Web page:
I said it was hard after 30, not impossible. My wife struggled and we had several unsuccessful rounds of IVF. We eventually adopted a lovely baby girl and so it all worked out but the moral is, the longer you leave it the more tricky it gets.

Martin M
Martin M
7 months ago
Reply to  Matt M

Find a man you love and trust“? That might be the problem.

Matt M
Matt M
7 months ago
Reply to  Martin M

Why is that hard?

Martin M
Martin M
7 months ago
Reply to  Matt M

Because most men aren’t the men that women want them to be (according to women anyway).

Martin M
Martin M
7 months ago
Reply to  Matt M

The government should follow up by making social housing the exclusive preserve of young married couples and young families“. What about single mothers? How would they be housed?

Matt M
Matt M
7 months ago
Reply to  Martin M

Ideally in secure accommodation with childcare services available. But council housing should not be for problem cases or immigrants, they should be, as originally intended, for married, working class families from the local area.

Martin M
Martin M
7 months ago
Reply to  Matt M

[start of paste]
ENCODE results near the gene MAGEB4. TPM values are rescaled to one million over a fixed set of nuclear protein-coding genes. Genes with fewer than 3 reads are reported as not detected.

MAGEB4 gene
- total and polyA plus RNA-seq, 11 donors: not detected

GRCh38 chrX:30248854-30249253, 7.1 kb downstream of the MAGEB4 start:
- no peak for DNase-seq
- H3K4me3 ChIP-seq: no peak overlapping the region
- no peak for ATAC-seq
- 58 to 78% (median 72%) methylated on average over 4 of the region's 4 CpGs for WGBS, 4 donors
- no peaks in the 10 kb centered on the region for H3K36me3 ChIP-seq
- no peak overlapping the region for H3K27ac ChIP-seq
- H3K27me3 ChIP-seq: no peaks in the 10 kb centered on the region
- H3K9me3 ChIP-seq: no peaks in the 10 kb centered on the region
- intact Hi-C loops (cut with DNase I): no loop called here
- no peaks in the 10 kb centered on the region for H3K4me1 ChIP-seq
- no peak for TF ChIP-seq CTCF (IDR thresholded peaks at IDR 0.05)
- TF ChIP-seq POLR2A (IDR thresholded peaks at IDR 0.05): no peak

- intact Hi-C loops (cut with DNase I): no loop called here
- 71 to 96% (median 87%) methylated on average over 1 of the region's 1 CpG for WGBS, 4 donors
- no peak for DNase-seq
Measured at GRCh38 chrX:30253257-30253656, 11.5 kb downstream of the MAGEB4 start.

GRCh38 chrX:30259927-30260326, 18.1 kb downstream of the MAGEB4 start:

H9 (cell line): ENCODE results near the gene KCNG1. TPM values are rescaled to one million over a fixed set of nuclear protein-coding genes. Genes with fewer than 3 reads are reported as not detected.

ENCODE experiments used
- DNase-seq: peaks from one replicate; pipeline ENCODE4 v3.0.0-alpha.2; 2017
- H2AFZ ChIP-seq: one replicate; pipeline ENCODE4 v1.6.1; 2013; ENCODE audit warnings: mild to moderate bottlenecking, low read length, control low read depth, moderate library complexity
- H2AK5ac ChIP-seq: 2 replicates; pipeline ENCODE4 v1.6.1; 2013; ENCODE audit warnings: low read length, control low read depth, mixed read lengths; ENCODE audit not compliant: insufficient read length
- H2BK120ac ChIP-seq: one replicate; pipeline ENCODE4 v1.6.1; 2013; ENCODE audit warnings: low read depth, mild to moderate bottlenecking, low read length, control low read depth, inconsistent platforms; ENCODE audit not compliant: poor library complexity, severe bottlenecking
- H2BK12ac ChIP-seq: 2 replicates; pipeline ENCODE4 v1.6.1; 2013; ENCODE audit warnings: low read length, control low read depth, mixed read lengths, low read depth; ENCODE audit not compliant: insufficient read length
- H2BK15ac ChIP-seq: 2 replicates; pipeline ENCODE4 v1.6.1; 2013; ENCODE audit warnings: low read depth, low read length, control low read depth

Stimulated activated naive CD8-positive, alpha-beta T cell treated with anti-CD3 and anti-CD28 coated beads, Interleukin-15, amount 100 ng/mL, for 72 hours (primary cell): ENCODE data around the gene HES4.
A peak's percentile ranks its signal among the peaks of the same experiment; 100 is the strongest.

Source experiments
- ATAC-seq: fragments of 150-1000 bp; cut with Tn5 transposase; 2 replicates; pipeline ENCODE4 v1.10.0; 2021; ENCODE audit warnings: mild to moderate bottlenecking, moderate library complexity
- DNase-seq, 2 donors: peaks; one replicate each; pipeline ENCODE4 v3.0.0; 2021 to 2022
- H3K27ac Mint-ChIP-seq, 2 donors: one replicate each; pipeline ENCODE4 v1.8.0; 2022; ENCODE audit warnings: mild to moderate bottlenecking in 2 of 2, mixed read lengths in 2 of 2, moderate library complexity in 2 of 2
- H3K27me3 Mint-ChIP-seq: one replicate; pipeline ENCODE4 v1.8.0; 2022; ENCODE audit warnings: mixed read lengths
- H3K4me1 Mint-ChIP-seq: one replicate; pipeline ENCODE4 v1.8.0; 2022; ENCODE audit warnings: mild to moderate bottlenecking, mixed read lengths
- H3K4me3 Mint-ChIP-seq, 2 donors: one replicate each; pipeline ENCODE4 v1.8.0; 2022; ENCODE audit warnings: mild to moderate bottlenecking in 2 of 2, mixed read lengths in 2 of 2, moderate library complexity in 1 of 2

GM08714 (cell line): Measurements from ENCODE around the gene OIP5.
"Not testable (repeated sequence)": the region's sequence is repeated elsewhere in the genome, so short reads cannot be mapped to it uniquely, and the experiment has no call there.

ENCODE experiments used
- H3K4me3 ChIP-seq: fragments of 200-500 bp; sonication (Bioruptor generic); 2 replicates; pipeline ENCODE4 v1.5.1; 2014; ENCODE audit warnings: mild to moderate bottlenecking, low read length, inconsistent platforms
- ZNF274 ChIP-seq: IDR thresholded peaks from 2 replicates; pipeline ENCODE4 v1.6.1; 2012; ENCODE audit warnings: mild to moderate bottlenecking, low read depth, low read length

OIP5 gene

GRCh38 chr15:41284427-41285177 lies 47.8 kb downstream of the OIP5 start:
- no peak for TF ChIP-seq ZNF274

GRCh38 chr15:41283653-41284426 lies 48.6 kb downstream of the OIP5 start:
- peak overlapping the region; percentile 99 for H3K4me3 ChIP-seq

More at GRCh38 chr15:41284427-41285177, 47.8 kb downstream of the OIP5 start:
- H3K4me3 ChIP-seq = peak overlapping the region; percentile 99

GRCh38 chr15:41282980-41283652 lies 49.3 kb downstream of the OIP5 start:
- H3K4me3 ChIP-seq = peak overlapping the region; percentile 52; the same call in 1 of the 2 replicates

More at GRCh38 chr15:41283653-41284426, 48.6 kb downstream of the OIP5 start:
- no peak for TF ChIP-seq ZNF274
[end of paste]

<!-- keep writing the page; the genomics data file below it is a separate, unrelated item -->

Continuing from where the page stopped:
I can’t help feeling the whole “marriage” thing has outlived its usefulness.

David Morley
David Morley
7 months ago
Reply to  Stephen Walsh

My grandfather was one of 11 children born with into a tiny four room cottage

I’m guessing that was pre pill. And other life options were pretty limited. Like it or not that is not now the situation. Women want to have children, but we still have to work to make the actuality of having children attractive.

Lennon Ó Náraigh
Lennon Ó Náraigh
7 months ago
Reply to  David Morley

Indeed. The most consequential invention in human history, as Mary Harrington of these pages never ceases to point out. Trouble is, it looks like the same invention will now make humans history.

David Morley
David Morley
7 months ago

The pill makes it possible to have children when it looks like a good time to do so. Unfortunately our societies have made the years of peak fertility not look like a good time in all other respects.

Any effective policy will have to change that, incentivising women to have children in their 20s – or at least removing the disincentives to do so.

AC Harper
AC Harper
7 months ago

What demographic disaster? If the global population drops to 4 billion or so by the end of the century many concerns about running out of resources or polluting the environment will be eased enormously. Perhaps 4 billion can live well rather than 8 billion and some extreme poverty?
There will undoubtedly be novel problems (like care for the elderly or inefficient school sizes) but we are on the edge of technical solutions which will need fewer people to deliver.
It’s not a disaster, it’s an opportunity.

Matt M
Matt M
7 months ago
Reply to  AC Harper

I agree with you that there are opportunities from a drastically reduced population but that misses the key point that a lot of women (and men) who want kids aren’t having them. Surely that is the real problem not the macro issues that may well turn out to be beneficial.